Pergunta: Quais são as características essenciais de um Livro de Mórmon válida geografia?

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Question: What are the essential features of a valid Book of Mormon geography?

Ten essential features of geography

Author John Clark prepared a list of ten key elements which the Book of Mormon text requires for its geography. Any model can be checked against these textual requirements to assess its plausibility:

  1. A narrow neck (isthmus) separated the land northward from the land southward and was flanked by an east sea and a west sea.
  2. Nephite and Lamanite lands occupied at least three times as much western coastline as eastern coastline.
  3. The eastern wilderness was much wider and lower than the western wilderness but not nearly as wide as the southern wilderness.
  4. The city of Nephi was in a highland valley; Zarahemla was in a large river basin.
  5. The river Sidon flowed northward through Zarahemla.
  6. The Waters of Mormon was probably a highland lake of significant size.
  7. Zarahemla was surrounded by Nephite fortifications.
  8. The city of Nephi was three weeks’ travel south from Zarahemla and near the Waters of Mormon.
  9. The city of Bountiful was north of Zarahemla and near the narrow neck; it was about five days’ travel from Moroni and guarded the route to the land northward.
  10. Cumorah (also called Ramah) was near the eastern sea, not very far north of Bountiful.[1]
Figure 2:Essential relationship between Book of Mormon lands, from Clark.[2]

Cultural features

Archaeology does not directly impact the building of a Book of Mormon geography, but it can act as a check on a model. Models that place the Book of Mormon in areas which are archaeologically consistent with the Book of Mormon story are more likely to be correct than those which have little archaeological support. Archaeological science is imperfect, of course, and new discoveries can overturn old certitudes. However, a model which matches both geographic and cultural clues gives us greater confidence in its accuracy.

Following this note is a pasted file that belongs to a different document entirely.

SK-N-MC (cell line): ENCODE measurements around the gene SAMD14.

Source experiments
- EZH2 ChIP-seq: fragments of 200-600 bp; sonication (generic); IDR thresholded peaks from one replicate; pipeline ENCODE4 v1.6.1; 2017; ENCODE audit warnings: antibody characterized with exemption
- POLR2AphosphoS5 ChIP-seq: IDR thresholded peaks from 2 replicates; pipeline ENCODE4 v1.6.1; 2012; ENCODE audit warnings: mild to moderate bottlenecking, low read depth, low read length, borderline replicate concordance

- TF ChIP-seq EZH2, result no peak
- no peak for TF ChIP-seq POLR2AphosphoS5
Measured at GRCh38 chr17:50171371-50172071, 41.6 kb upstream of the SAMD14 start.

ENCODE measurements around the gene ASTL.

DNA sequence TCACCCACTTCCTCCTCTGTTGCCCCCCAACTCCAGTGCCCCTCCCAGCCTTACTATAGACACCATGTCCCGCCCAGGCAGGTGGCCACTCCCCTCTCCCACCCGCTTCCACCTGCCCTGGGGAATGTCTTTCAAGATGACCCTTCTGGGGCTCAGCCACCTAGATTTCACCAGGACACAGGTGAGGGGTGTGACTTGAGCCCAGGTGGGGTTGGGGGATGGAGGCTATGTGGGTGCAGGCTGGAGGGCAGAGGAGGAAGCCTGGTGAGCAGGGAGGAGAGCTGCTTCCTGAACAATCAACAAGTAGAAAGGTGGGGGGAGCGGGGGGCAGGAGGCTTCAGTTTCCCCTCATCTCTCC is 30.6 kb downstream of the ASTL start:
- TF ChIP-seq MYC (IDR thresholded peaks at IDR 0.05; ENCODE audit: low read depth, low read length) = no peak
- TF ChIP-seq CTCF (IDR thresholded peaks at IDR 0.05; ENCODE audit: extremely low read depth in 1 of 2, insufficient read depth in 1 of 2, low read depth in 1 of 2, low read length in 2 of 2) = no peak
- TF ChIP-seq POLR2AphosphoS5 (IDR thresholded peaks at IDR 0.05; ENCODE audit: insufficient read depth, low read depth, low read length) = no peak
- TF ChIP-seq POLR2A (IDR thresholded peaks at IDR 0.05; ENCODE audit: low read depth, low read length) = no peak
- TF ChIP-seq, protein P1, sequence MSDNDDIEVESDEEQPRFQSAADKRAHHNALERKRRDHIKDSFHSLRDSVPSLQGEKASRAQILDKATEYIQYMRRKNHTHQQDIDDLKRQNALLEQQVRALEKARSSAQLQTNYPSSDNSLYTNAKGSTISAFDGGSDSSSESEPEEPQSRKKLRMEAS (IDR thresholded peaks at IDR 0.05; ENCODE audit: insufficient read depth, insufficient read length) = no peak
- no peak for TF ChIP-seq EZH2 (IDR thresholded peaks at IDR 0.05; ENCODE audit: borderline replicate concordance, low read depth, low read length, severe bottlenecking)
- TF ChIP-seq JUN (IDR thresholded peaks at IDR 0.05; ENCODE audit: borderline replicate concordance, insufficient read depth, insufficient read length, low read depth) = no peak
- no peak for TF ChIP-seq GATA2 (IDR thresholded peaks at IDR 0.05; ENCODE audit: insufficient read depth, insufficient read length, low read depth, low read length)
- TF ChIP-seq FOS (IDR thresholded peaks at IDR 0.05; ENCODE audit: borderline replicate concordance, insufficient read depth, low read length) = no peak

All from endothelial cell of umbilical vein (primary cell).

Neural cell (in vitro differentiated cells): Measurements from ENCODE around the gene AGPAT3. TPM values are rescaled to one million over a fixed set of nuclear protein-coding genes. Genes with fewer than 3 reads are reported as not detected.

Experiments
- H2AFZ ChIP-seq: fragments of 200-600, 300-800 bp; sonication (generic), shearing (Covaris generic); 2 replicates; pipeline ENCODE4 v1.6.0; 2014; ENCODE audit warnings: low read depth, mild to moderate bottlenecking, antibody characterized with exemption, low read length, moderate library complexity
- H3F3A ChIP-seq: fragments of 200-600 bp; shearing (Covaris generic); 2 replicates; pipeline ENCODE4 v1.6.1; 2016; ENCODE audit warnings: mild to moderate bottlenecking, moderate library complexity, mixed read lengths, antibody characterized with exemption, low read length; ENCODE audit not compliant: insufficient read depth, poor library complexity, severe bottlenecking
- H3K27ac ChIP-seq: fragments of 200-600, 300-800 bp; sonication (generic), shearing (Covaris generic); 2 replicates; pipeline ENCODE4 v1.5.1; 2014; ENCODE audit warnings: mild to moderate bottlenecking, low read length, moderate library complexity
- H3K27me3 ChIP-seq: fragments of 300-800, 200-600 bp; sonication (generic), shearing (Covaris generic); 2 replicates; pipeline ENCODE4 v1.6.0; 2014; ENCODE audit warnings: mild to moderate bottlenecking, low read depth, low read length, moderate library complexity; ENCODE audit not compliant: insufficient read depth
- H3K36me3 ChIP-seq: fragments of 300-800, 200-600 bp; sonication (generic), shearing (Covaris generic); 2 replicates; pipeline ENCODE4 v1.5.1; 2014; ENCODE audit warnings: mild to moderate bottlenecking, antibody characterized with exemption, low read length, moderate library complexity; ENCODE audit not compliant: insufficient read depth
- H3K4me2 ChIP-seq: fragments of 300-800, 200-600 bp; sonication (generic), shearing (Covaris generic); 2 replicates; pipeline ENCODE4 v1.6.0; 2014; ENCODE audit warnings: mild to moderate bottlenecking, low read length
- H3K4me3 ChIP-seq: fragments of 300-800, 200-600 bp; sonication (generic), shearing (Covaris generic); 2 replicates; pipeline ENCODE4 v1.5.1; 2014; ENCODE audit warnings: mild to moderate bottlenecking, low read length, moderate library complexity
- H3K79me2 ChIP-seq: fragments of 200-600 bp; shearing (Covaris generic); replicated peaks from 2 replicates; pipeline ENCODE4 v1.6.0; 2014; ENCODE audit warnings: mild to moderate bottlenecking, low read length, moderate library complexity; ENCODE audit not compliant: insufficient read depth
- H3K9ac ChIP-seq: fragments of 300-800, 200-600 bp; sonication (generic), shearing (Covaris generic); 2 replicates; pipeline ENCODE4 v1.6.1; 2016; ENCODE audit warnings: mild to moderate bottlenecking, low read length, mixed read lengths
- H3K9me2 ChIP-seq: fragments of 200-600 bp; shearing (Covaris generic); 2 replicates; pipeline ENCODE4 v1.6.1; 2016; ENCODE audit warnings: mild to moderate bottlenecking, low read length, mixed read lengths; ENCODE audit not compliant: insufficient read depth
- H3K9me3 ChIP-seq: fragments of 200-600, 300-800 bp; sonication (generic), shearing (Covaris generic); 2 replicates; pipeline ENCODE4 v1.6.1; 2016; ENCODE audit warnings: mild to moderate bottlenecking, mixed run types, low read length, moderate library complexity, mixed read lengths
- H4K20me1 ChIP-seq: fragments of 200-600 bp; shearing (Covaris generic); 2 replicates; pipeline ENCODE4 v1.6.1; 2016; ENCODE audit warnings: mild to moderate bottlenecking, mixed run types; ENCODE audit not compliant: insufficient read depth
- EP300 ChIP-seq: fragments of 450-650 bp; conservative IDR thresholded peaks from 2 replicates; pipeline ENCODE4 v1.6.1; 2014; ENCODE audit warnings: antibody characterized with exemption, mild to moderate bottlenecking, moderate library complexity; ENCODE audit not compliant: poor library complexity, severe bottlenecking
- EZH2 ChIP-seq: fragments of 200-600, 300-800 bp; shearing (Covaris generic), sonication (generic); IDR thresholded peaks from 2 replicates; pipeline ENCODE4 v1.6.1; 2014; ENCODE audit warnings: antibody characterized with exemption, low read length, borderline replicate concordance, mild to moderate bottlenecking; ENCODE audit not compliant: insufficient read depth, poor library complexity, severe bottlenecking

Palmer notes that the following are all cultural aspects of the Book of Mormon account:

  1. cities
  2. towers
  3. agriculture
  4. metallurgy
  5. formal political states
  6. organized religion
  7. idolatry
  8. crafts
  9. trade
  10. writing
  11. weaponry
  12. astronomy
  13. calendar systems
  14. cement
  15. wheels[3]

While it is certainly true that Palmer's criteria for the Book of Mormon Cultures apply to the Land Southward cultures under the neck of land, there are skeptical alternate views with regards to whether they apply to the region of Cumorah or not. Those views argue that if there is a northern domain that is far removed from the central urban southern domain, it is not necessary to expect the same archaeological criteria for that northern domain necessarily.


  1. John E. Clark, "A Key for Evaluating Nephite Geographies (Review of Deciphering the Geography of the Book of Mormon by F. Richard Hauck)," FARMS Review of Books 1/1 (1989): 20–70. off-site; summarized by John W. Welch and J. Gregory Welch, Charting the Book of Mormon: Visual Aids for Personal Study and Teaching (Provo, Utah: FARMS and Institute for the Study and Preservation of Ancient Texts, 1999), chart 149. ISBN 0934893403. (Permission in digital version granted for non-profit reproduction and distribution if copyright notice intact and material unaltered.)
  2. From John E. Clark, "A Key for Evaluating Nephite Geographies (Review of Deciphering the Geography of the Book of Mormon by F. Richard Hauck)," FARMS Review of Books 1/1 (1989): 20–70. off-site; Figure 2 off-site
  3. David A. Palmer, "Review of The Land of the Nephites by Delbert W. Curtis," FARMS Review of Books 2/1 (1990): 67–73. off-site